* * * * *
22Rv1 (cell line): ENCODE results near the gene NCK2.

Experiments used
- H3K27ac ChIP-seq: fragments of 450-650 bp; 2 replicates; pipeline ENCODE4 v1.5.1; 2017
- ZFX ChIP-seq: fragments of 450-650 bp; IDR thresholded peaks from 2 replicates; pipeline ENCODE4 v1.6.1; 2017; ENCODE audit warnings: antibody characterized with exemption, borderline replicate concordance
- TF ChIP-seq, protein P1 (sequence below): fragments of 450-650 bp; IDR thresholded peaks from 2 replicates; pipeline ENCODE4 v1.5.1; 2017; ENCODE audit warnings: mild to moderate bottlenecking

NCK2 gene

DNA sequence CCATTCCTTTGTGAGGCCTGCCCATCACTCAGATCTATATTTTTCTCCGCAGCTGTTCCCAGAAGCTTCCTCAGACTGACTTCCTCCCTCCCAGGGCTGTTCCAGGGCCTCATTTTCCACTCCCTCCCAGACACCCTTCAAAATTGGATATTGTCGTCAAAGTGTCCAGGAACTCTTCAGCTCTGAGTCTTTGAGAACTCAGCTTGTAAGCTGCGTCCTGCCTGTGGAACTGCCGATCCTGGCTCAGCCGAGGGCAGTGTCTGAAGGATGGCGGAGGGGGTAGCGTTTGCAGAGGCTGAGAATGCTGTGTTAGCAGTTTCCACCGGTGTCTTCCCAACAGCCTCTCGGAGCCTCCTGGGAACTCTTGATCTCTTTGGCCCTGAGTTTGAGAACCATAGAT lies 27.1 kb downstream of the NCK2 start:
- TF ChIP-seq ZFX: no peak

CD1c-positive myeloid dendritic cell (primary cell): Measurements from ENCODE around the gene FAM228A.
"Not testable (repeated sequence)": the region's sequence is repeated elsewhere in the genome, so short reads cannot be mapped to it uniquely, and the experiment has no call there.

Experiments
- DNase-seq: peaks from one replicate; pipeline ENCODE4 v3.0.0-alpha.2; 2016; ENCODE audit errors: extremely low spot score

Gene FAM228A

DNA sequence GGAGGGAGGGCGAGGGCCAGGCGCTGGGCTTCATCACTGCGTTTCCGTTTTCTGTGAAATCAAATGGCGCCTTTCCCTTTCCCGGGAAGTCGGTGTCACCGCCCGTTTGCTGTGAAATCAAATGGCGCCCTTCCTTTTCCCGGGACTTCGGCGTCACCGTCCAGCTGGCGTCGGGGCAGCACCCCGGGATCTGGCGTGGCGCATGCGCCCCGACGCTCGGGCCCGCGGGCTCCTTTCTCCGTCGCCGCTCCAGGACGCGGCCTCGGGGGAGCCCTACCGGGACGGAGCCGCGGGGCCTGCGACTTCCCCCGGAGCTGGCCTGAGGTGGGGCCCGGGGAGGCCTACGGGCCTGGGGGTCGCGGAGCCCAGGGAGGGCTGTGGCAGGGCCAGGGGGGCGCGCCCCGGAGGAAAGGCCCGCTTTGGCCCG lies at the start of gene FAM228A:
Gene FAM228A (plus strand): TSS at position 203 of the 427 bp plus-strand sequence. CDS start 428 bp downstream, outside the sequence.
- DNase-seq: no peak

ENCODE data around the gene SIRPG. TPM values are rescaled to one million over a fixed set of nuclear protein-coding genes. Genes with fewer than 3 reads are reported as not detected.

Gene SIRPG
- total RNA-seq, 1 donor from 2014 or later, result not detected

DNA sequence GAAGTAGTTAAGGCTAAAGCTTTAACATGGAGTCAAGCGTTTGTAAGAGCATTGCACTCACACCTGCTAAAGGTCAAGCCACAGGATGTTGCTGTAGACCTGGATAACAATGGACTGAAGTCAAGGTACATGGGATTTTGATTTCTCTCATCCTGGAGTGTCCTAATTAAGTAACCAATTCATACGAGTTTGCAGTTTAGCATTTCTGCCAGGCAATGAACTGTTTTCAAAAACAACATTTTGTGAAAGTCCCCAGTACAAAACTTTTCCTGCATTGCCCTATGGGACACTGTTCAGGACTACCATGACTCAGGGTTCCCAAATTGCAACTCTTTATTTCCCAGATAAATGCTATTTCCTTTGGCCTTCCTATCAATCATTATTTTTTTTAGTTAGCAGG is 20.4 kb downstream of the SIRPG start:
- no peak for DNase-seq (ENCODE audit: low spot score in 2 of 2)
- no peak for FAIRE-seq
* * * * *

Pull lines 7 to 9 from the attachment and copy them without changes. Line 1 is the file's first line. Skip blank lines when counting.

DNA sequence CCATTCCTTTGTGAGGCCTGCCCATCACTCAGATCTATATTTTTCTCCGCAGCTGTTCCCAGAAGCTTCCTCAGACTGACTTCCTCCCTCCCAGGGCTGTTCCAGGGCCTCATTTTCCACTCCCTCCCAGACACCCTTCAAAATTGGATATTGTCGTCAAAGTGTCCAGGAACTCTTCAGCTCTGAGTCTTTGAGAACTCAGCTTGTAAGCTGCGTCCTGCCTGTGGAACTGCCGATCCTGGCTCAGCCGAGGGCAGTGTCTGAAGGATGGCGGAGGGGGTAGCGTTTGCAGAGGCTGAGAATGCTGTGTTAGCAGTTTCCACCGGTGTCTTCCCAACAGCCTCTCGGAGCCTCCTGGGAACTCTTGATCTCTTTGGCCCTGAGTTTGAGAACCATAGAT lies 27.1 kb downstream of the NCK2 start:
- TF ChIP-seq ZFX: no peak

CD1c-positive myeloid dendritic cell (primary cell): Measurements from ENCODE around the gene FAM228A.